When landscape contractor Ross McGuire was tossing around the idea of installing solar panels on his home in San Jose, Ca., a few months ago there were two reasons that tilted the decision to go ahead with the plan.
The first was environmental. “I wanted to do something good for the earth and global warming,” he said. The second was financial. He knew he would reap the rewards over a long time after installing 11 panels for $17,000.
“Last month I had only $10 on my electrical bill. I have double sized my house and I have saved $150 a month. That is a pretty good savings,” said McGuire. “I yelled ‘yahoo’ when I first saw it. You work your butt off and then you see this. All right!” For the record, his average electrical bill before going solar was an average of about $150 a month. He still gets a gas bill of between $60 and $70 a month.
The size of his home grew to 2050 sq. ft. when he added a big family room, a dining room and a master bed and master bathroom, a total of about 1000 sq. ft. The home now has three bedrooms, two bathrooms and a hot tub.
With all the additions, McGuire estimated he would save between $1400 and $1500 a year on power and expects to pay off the panels in seven years. He will also receive a $2000 incentive from the federal government and is on the cusp of whether he will get a rebate from the state government.
From the time he ordered to installing the photovoltaics (PVs) the process took just six weeks and was a seamless operation. “I contacted CleanSolar.com and I found them to be twice as thorough as others and more afforbale than other estimates,” said McGuire.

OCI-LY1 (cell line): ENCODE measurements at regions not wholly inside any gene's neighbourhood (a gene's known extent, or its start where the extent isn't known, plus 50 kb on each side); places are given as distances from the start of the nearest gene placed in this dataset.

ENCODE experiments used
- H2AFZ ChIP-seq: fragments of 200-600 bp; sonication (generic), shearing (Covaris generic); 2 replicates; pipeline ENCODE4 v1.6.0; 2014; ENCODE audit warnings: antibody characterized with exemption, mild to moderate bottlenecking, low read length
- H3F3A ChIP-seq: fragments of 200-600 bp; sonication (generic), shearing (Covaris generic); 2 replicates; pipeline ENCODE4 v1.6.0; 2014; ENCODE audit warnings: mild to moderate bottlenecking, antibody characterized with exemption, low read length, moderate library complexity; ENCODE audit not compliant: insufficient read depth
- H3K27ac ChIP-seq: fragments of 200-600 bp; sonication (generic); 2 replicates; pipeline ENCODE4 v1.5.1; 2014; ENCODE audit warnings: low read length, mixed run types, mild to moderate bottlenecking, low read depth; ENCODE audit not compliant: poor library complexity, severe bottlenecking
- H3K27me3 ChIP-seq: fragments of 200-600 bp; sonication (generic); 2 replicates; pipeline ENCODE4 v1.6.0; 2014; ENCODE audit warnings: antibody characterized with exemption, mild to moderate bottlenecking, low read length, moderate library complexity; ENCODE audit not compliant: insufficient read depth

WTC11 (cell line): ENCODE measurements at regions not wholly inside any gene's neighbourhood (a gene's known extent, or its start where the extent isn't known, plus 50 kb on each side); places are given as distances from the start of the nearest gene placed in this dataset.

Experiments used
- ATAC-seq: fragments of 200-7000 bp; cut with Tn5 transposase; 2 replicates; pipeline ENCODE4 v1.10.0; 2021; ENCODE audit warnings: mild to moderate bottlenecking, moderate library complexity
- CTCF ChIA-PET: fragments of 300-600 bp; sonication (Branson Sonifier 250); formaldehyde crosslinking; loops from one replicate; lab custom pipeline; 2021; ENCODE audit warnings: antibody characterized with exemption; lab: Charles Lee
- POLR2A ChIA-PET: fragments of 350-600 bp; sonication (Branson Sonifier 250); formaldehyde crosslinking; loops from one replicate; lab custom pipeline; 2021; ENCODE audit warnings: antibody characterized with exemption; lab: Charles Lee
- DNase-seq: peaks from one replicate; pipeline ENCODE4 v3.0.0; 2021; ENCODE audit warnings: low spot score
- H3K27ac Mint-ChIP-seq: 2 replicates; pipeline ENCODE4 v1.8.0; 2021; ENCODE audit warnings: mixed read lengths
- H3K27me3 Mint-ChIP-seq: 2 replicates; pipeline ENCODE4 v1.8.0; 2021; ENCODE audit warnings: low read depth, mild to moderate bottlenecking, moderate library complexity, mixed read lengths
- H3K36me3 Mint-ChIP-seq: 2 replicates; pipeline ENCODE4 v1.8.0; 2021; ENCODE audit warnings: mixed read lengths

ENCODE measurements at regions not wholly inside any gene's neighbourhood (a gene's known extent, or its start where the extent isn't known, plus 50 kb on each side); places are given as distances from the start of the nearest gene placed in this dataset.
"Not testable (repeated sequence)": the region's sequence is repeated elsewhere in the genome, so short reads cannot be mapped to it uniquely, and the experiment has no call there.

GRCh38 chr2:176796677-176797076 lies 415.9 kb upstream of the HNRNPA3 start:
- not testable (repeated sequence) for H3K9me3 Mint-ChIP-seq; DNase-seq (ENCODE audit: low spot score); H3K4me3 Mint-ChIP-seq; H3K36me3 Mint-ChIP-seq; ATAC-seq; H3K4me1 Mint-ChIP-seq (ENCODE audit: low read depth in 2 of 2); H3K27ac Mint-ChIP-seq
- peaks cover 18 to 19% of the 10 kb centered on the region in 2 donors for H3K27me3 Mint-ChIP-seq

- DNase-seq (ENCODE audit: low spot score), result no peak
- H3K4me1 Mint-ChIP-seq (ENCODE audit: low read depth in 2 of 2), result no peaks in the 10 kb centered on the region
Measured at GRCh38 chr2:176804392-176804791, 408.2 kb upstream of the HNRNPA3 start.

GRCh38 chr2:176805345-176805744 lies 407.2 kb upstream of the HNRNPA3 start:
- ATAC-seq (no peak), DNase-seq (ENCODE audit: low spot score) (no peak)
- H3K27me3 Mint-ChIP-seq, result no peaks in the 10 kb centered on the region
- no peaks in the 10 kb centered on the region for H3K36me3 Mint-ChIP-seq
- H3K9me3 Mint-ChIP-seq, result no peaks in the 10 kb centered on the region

While all this helped him to go solar, he said, the tipping point was what he heard while listening to the radio one day. “I heard that the housing boom had dropped and that the only houses that were selling for the right price were the ones with solar panels. They were selling quickly and for the asking price,” he said.
“In today’s price market that is a pretty good thing.” McGuire says the panels had added “a good $20,000 to the appreciation of our house.” As a new owner of solar panels he admits to getting a kick while watching the meter ticking over. “Every two seconds it goes down (which means he is saving energy) and I say all right!” he smiled.
He says he is happy with the overall decision of going green and says he will probably increase the number of panels for air conditioning if the price of the PVs comes down. That is something the experts are working on.
As a landscape contractor, McGuire tries to stay in tune with the big picture — what is happening financially, new ideas on the horizon that he can implement with his business and the impact of going green on the environment.
He researched online, looked at websites, read what was available about the selection of panels. He is now an advocate of green and solar and that it will become a booming industry. It is the only way to go, he says, “as far as the energy crisis is concerned.”
He added: “Global warming and the environment are important to us and there is a lot to pass onto our kids. Solar energy is so easy and you save money on my part and on everybody’s part. I have no complaints.”
Since McGuire installed the panels he has become something of a trailblazer in his street. “Neighbors are interested to see how it works and are asking questions,” he said and added: “I’m into recycling. I now do it at work, too. In the past I haven’t been, but now it is a conscious thing to do.”
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